“I’ve been coming to the Durham Miners’ Gala since I was a young lad and never imagined I’d be invited to speak…so it was a really emotional day and I was please to stand shoulder-to-shoulder with international guests, with people like Dennis Skinner, with trade union leaders, with our elected leader Jeremy Corbyn and, fundamentally, with all of the people out here today demonstrating that they want a better a society,” he added.
Participating in the Durham Miners’ Gala
“It means a hell of lot. It’s one day in the calendar year that we always look forward to. We see a load of old comrades, friends, marras as we call them. It means a great day for us. That’s the big thing for me, to see everybody. They’re all here, it’s great. I’ve been involved 10 years now, carrying the banner from New Herrington,” said Paul Young, who was a coal miner for 12 years.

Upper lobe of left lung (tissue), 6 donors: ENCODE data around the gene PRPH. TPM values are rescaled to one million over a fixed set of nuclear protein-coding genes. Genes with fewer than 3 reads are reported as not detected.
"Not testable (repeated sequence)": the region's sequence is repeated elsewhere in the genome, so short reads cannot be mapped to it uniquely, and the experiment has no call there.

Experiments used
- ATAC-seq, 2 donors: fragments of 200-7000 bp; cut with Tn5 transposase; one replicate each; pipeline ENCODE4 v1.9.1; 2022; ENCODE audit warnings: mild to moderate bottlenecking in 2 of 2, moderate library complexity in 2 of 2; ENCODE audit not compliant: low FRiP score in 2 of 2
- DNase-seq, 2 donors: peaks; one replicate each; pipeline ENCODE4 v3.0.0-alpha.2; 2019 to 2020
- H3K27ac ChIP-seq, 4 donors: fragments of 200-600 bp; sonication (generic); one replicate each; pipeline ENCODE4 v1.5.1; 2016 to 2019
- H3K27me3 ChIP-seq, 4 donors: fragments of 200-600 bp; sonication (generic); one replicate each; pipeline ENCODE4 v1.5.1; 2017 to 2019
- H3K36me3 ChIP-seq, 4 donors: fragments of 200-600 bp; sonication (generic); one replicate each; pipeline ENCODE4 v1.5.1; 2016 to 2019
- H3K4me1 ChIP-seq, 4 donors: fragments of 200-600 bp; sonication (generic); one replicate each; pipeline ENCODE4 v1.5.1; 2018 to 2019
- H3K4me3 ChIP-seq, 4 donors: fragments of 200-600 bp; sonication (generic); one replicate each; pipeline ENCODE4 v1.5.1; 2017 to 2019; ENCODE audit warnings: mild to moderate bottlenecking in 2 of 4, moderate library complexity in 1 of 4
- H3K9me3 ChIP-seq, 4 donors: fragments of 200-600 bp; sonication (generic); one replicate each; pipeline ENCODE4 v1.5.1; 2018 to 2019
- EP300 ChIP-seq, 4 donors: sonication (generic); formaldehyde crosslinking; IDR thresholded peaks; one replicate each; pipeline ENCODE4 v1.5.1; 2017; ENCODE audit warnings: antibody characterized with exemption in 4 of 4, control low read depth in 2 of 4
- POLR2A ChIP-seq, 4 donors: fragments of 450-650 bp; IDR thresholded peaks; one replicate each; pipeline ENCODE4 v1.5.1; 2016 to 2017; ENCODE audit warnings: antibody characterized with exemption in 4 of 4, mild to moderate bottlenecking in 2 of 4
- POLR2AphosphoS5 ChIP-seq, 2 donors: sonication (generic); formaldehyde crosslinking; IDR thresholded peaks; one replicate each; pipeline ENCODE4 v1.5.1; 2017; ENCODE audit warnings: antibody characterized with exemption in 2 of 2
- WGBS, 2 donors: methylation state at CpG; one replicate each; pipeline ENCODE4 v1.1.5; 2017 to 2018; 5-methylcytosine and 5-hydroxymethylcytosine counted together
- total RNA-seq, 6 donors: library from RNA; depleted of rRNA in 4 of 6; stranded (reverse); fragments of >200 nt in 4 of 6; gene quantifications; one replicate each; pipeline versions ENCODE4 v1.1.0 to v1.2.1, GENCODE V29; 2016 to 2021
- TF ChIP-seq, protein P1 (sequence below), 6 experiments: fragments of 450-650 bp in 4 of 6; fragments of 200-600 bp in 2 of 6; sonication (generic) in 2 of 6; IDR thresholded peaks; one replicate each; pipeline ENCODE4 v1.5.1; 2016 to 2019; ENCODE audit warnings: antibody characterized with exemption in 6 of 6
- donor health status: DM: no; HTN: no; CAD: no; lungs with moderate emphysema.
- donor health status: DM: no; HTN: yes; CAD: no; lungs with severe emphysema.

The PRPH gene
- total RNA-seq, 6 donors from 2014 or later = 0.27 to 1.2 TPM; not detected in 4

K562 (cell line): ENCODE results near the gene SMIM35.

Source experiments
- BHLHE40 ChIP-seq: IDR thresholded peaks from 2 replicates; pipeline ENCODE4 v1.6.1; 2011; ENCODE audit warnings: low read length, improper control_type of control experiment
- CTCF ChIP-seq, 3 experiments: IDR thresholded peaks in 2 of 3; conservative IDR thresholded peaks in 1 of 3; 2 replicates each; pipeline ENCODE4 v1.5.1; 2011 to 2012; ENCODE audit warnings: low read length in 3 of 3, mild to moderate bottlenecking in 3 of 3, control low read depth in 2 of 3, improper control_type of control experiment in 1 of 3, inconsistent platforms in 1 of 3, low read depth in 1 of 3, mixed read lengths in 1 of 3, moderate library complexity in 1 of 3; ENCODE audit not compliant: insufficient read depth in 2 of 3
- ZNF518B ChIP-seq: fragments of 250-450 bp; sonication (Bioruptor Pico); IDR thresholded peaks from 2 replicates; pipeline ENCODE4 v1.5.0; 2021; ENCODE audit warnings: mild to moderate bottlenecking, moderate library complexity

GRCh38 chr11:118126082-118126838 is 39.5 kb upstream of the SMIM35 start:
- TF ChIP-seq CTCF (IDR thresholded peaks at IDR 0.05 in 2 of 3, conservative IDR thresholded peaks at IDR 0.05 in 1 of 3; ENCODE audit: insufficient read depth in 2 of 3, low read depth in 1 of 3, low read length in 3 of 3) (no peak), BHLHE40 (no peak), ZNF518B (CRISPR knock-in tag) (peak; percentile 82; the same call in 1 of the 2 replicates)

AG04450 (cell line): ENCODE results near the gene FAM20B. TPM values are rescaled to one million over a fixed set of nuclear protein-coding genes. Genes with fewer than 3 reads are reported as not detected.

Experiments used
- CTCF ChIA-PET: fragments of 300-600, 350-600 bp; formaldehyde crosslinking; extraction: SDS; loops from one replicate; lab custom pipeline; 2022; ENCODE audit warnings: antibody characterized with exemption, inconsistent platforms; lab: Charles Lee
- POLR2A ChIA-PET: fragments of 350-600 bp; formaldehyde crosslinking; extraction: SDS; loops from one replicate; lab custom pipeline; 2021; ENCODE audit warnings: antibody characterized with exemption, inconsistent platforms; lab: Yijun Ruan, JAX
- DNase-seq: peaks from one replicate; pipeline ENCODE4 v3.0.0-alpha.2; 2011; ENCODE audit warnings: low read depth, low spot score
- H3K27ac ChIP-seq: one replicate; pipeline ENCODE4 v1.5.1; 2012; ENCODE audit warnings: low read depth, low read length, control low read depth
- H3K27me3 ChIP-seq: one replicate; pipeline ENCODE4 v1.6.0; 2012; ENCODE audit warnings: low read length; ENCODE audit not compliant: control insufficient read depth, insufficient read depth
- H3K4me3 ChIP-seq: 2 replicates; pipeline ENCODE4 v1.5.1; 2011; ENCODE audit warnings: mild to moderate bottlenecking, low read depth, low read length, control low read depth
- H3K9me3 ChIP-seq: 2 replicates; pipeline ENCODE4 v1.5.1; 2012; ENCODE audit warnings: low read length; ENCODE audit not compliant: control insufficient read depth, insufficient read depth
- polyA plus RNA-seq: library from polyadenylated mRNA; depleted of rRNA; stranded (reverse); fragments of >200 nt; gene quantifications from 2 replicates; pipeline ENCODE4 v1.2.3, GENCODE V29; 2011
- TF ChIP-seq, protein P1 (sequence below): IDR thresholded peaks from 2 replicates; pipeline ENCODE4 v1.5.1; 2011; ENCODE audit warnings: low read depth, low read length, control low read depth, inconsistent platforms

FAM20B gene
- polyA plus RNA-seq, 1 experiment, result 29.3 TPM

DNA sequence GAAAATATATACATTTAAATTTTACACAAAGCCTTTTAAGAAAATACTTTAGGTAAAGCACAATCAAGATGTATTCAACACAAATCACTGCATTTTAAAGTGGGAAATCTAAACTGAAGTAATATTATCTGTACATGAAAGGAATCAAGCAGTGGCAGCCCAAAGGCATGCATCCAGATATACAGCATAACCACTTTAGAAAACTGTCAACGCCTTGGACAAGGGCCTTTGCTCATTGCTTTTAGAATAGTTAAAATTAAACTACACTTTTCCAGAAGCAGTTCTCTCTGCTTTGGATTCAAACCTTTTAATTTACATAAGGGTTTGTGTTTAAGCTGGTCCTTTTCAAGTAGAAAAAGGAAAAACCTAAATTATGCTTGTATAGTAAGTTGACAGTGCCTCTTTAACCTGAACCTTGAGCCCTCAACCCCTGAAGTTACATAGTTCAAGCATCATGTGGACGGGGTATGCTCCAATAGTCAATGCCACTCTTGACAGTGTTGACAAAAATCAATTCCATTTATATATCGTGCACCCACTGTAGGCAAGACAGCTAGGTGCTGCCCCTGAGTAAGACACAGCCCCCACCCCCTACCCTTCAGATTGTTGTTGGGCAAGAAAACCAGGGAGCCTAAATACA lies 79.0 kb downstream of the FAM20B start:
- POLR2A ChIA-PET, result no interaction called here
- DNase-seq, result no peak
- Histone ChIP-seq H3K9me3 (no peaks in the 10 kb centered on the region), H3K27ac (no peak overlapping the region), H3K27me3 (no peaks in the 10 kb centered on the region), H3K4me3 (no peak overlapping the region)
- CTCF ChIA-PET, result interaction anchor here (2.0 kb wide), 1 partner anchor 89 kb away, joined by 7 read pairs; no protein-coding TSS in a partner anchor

“Today’s really about bands coming together, playing some good music and having a good time. I play B-flat bass and have played a lot of tunes today. I’ve been many times. I love it. It’s the best weekend of the year,” said Alex, a member of the Strata Brass, visiting the north-east from Barnsley in South Yorkshire.
And, for some, attending the Durham Miners’ Gala is simply a reason to get out and enjoy a few pints. The pubs of Durham City are, no doubt, preparing for a busy day.
For about the attractions and things to do in the city of Durham and surrounding county, see the This is Durham website.
Visit North East England is a portal to tourism related websites across the region.
The photographs illustrating this post are by Stuart Forster.